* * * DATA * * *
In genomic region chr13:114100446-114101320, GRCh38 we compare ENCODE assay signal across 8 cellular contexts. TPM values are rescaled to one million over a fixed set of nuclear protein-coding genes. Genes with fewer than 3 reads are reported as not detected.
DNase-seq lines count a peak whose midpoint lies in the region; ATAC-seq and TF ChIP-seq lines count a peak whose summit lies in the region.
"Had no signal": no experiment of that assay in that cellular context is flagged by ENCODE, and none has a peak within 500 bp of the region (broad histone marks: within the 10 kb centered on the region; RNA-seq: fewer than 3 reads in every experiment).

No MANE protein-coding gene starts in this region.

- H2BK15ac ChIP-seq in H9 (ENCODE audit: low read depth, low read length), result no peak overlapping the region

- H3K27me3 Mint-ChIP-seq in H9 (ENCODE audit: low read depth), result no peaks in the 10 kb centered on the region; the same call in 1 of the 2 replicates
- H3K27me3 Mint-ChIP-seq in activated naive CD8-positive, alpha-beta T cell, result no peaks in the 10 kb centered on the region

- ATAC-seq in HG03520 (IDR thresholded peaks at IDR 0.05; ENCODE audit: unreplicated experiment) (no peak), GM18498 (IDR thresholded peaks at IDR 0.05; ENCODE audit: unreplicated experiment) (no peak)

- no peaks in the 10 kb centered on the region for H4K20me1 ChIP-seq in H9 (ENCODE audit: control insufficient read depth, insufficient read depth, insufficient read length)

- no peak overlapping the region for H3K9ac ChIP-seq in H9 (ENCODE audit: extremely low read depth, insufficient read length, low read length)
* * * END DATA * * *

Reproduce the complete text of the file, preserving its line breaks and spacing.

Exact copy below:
In genomic region chr13:114100446-114101320, GRCh38 we compare ENCODE assay signal across 8 cellular contexts. TPM values are rescaled to one million over a fixed set of nuclear protein-coding genes. Genes with fewer than 3 reads are reported as not detected.
DNase-seq lines count a peak whose midpoint lies in the region; ATAC-seq and TF ChIP-seq lines count a peak whose summit lies in the region.
"Had no signal": no experiment of that assay in that cellular context is flagged by ENCODE, and none has a peak within 500 bp of the region (broad histone marks: within the 10 kb centered on the region; RNA-seq: fewer than 3 reads in every experiment).

No MANE protein-coding gene starts in this region.

- H2BK15ac ChIP-seq in H9 (ENCODE audit: low read depth, low read length), result no peak overlapping the region

- H3K27me3 Mint-ChIP-seq in H9 (ENCODE audit: low read depth), result no peaks in the 10 kb centered on the region; the same call in 1 of the 2 replicates
- H3K27me3 Mint-ChIP-seq in activated naive CD8-positive, alpha-beta T cell, result no peaks in the 10 kb centered on the region

- ATAC-seq in HG03520 (IDR thresholded peaks at IDR 0.05; ENCODE audit: unreplicated experiment) (no peak), GM18498 (IDR thresholded peaks at IDR 0.05; ENCODE audit: unreplicated experiment) (no peak)

- no peaks in the 10 kb centered on the region for H4K20me1 ChIP-seq in H9 (ENCODE audit: control insufficient read depth, insufficient read depth, insufficient read length)

- no peak overlapping the region for H3K9ac ChIP-seq in H9 (ENCODE audit: extremely low read depth, insufficient read length, low read length)